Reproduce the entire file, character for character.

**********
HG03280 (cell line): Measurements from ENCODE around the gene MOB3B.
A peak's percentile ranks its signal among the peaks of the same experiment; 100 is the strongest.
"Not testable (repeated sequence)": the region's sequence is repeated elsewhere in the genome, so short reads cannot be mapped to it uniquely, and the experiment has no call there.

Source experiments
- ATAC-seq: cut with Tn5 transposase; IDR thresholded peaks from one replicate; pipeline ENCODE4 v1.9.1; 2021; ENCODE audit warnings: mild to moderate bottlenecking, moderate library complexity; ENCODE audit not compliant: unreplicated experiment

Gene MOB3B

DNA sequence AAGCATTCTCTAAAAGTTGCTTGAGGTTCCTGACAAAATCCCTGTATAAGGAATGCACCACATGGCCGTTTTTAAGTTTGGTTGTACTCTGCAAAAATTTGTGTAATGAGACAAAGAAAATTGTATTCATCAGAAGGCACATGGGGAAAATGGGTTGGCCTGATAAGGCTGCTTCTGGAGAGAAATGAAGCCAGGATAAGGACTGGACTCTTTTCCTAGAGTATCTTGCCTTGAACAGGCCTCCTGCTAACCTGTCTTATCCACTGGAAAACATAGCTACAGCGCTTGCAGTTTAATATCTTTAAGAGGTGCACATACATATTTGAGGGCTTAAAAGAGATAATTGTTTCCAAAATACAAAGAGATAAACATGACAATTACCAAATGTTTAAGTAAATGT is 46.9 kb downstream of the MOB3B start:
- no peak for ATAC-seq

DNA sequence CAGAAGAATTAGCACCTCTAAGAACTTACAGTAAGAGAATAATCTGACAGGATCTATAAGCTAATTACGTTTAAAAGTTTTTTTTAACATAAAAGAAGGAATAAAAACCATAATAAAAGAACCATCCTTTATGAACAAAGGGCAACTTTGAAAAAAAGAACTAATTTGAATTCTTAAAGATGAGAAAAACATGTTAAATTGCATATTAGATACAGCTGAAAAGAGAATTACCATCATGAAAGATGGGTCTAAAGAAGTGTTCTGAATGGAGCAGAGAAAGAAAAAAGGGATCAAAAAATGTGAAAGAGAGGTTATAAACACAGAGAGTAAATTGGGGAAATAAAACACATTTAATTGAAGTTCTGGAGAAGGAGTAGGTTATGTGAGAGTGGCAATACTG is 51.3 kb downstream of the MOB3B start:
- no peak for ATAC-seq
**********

HG03280 (cell line): Measurements from ENCODE around the gene MOB3B.
A peak's percentile ranks its signal among the peaks of the same experiment; 100 is the strongest.
"Not testable (repeated sequence)": the region's sequence is repeated elsewhere in the genome, so short reads cannot be mapped to it uniquely, and the experiment has no call there.

Source experiments
- ATAC-seq: cut with Tn5 transposase; IDR thresholded peaks from one replicate; pipeline ENCODE4 v1.9.1; 2021; ENCODE audit warnings: mild to moderate bottlenecking, moderate library complexity; ENCODE audit not compliant: unreplicated experiment

Gene MOB3B

DNA sequence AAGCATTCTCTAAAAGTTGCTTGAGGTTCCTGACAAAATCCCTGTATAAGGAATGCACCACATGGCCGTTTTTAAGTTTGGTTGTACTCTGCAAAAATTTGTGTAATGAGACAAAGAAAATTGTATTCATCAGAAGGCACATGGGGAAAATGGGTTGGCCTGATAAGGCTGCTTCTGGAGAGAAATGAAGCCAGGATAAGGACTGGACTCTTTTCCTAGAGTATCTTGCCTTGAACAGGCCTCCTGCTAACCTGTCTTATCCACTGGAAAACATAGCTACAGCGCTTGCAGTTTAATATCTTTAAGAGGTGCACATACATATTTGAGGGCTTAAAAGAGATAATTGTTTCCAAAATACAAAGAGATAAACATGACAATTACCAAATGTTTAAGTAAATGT is 46.9 kb downstream of the MOB3B start:
- no peak for ATAC-seq

DNA sequence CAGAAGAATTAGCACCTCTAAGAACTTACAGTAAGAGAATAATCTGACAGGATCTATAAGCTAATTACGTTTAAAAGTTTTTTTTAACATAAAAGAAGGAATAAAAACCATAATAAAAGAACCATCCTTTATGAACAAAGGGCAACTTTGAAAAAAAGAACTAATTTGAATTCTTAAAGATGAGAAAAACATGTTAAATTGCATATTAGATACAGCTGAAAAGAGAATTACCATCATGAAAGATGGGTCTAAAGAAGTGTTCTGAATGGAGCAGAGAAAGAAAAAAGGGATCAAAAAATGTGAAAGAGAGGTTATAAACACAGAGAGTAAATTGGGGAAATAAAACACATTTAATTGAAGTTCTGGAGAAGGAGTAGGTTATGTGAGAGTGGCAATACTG is 51.3 kb downstream of the MOB3B start:
- no peak for ATAC-seq